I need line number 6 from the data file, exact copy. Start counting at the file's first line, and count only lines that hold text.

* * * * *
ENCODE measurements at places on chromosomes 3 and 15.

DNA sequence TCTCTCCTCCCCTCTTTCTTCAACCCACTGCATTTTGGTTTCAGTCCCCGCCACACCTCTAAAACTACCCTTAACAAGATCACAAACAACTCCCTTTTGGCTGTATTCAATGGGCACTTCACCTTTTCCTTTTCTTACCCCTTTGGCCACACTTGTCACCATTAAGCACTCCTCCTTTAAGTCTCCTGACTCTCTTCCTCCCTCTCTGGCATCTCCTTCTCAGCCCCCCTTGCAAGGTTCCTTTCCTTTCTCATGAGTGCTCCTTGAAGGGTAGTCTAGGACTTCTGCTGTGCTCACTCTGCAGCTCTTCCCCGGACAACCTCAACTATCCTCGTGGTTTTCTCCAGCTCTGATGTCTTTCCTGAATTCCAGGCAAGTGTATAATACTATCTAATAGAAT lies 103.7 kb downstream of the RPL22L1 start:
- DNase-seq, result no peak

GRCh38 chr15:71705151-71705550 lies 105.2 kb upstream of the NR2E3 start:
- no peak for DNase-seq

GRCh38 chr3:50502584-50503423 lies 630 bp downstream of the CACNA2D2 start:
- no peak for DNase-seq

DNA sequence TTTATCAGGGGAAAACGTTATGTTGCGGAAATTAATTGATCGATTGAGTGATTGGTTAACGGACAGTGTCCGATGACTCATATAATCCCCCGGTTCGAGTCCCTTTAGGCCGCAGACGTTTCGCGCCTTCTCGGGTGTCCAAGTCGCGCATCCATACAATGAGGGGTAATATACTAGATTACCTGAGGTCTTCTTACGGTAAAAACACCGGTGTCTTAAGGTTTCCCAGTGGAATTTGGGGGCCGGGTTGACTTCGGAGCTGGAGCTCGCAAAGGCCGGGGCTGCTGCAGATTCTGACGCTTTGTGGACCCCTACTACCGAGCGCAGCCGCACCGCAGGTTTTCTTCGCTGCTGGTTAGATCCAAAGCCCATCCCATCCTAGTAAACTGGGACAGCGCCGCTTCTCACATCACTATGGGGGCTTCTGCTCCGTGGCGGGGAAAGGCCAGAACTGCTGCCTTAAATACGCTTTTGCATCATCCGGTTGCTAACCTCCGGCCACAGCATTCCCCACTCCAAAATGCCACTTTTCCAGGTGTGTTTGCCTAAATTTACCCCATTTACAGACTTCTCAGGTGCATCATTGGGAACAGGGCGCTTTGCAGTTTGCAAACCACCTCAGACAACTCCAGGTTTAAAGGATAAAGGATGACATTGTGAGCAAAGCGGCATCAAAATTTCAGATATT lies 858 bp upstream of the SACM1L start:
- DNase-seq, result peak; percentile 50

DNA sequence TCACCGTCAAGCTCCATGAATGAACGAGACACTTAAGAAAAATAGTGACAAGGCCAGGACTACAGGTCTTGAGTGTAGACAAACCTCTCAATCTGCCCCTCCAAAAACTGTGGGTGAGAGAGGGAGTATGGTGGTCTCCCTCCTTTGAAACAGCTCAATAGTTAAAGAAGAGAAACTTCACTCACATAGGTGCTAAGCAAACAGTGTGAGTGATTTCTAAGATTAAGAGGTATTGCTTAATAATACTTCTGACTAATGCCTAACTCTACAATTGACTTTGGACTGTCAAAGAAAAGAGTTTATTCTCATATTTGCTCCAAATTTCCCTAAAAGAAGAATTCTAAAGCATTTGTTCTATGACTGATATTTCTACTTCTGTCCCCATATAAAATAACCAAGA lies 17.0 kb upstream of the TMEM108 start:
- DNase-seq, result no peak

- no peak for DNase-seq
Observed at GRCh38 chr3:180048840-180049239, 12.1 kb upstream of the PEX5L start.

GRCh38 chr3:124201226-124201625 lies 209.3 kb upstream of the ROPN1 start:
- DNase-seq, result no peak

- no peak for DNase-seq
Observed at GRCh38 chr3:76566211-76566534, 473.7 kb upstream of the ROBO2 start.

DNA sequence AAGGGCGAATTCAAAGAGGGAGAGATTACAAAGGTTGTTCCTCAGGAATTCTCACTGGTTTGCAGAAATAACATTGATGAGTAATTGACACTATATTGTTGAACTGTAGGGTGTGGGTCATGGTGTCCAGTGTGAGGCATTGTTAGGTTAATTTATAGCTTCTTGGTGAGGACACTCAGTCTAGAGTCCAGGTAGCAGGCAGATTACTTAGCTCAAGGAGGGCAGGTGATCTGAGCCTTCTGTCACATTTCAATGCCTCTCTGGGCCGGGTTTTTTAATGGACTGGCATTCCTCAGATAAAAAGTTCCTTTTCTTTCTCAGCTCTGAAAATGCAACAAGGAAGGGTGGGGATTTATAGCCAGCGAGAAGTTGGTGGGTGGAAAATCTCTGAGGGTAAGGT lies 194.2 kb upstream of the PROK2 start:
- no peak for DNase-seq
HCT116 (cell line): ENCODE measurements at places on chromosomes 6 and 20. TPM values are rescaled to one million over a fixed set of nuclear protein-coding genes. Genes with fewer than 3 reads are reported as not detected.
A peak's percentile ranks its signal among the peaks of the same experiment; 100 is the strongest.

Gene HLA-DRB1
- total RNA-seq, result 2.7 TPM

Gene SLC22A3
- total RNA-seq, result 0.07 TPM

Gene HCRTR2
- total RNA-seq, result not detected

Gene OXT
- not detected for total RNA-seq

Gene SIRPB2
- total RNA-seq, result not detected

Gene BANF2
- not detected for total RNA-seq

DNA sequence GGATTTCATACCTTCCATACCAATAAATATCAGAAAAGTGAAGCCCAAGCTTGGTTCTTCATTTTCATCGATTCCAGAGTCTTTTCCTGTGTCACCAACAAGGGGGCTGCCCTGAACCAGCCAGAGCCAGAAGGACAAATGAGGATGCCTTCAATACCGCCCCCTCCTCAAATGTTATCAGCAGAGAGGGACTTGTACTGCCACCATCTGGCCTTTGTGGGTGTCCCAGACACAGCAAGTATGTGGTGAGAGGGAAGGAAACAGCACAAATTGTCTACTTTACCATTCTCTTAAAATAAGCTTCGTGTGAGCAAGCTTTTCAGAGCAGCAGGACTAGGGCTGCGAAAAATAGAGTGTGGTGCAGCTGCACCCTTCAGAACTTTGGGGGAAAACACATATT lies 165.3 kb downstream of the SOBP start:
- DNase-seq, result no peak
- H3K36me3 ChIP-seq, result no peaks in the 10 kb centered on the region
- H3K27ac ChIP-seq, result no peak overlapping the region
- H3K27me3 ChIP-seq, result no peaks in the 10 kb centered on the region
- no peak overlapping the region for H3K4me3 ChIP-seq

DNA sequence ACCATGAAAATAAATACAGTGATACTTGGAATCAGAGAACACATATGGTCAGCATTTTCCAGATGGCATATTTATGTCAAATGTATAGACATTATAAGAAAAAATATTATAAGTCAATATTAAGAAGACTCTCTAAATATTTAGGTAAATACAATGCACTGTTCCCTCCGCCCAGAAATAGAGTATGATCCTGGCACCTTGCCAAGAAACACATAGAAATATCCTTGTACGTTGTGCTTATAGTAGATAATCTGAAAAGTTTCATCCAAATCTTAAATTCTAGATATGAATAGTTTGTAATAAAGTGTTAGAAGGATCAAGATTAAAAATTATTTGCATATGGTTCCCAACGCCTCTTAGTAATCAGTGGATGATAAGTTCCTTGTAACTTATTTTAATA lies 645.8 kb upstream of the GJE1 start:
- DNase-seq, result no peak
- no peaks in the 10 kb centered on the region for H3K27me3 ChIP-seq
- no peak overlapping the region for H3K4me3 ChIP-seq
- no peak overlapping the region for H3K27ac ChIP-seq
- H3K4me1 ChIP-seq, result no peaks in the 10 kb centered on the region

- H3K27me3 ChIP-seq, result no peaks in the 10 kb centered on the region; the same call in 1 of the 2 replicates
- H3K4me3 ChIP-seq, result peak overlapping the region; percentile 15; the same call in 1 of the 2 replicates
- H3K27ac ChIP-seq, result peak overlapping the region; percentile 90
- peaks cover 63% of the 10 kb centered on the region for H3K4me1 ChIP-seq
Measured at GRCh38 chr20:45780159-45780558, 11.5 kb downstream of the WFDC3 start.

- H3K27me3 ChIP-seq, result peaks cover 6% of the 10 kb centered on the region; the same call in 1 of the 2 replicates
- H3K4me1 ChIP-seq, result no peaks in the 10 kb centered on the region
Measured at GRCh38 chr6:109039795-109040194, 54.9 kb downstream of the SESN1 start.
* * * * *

GRCh38 chr3:50502584-50503423 lies 630 bp downstream of the CACNA2D2 start: